Protecting Oxbow Lakes


The Wabash River and Its Oxbow Lakes

The Wabash River is nearly 500 miles long and spans the entire state of Indiana. It has served as a vital conduit for trade, travel and settlement in the Midwest for more than two centuries. The Wabash and its connected rivers and streams provide drinking water to 72% of Indiana counties and rich soil for agriculture. It inspired the song On the Banks of the Wabash by Paul Dresser, which became one of the best-selling songs of the 19th century and the official state song of Indiana.


The Wabash River’s meandering path has created bends where sediments have deposited, creating horseshoe-shaped bodies of water known as oxbow lakes. The oxbow lakes of the lower Wabash and White rivers provide important and rich habitats for animals, fish and wildlife, and for agriculture.


Decades of draining and developing land in the Wabash River watershed have degraded the quality of its waters and soil, in the watershed itself and downstream where the Wabash joins the Ohio River. Loss of wetlands and natural riparian areas has increased flooding, and deforestation has increased riverbank erosion. Most of the previously abundant fish species have declined or disappeared from Midwestern rivers over the last hundred years.


Toyota Support at a Watershed Moment

Despite the ecological importance of oxbow lakes, we know little about their overall health. Until a few years ago, no conservation strategies had been developed around this important habitat type in Indiana.


The Nature Conservancy (TNC) has been engaging in new research to explore how oxbow lakes can help restore the rich biological diversity of the area and the role of oxbow lakes in its freshwater conservation strategies. Support from Toyota Indiana has allowed TNC to delve into this more deeply.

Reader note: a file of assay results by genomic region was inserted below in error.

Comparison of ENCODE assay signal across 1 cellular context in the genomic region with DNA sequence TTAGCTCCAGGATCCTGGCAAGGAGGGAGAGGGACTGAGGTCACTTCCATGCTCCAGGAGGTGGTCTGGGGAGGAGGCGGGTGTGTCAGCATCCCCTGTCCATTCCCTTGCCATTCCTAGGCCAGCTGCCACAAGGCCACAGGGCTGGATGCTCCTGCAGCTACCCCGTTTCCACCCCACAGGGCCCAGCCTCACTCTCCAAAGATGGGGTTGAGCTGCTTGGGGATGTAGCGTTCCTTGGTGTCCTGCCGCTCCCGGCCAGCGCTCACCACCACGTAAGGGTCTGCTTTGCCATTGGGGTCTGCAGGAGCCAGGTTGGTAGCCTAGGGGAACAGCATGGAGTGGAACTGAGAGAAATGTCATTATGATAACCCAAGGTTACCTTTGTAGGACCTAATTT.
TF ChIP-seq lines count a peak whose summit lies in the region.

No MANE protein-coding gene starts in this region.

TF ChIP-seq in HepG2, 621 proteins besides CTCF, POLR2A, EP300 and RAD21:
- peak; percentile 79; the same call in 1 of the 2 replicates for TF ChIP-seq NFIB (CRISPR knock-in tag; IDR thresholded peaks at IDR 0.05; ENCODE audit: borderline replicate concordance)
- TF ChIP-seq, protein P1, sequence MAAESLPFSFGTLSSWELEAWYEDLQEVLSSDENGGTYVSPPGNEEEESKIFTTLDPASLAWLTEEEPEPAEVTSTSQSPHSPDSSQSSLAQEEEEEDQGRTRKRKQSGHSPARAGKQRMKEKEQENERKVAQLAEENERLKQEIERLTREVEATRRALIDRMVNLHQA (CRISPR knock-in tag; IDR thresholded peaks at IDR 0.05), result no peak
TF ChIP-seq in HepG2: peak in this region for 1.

TNC has worked with researchers to determine where protection and restoration efforts will have the greatest impact. These efforts include reducing the amount of nitrogen, phosphorus and sediment entering the waterways and planting trees to provide natural filtration along the shorelines. In addition, Toyota Indiana’s support allowed TNC to monitor the oxbow lakes that represent areas with high potential for conservation and develop strategies to incorporate oxbow lakes into healthy floodplain conservation. 


“Toyota Indiana has been a dedicated supporter of TNC’s work in southwest Indiana for many years, and we are proud to call them a partner. Their support has generated real results for clean water in Indiana.”
- Brad Smith, Lower Wabash and Wetlands Program Director at TNC

Oxbow Lake Water Sampling

Toyota Indiana’s support has allowed TNC to monitor the oxbow lakes that represent areas with high potential for conservation and develop strategies to incorporate oxbow lakes into healthy floodplain conservation.

Strength in Partnerships

The goal of this research is to improve habitat quality in and around the lakes and to understand how floodplain restoration work impacts the ecology of the Wabash and greater Mississippi River basin. Research findings from TNC and its partners show that land use in the area immediately around the lakes plays an important role in the quality of habitat in the lakes, which impacts fish diversity. Additionally, protection of habitat and/or encouraging the use of Best Management Practices in agricultural lands can have a positive impact on fish habitat by improving water quality in the lakes.


Toyota Indiana’s support has also funded several events geared toward farmers, landowners and partners interested in improving conservation practices, such as the November 2021 Regenerative Ag Forum: Next Steps for Soil Health & Climate Mitigation. This was a conservation conference for farmers, landowners and partners, where experts discussed soil health, reducing crop costs and fertilizer run-off, building resilience to extreme weather events and moderating climate change. The current project with Toyota Indiana will also provide outreach about conservation programs to historically underserved audiences through a partnership with AgrAbility and the Indiana Chapter of the Veteran Farmer Coalition.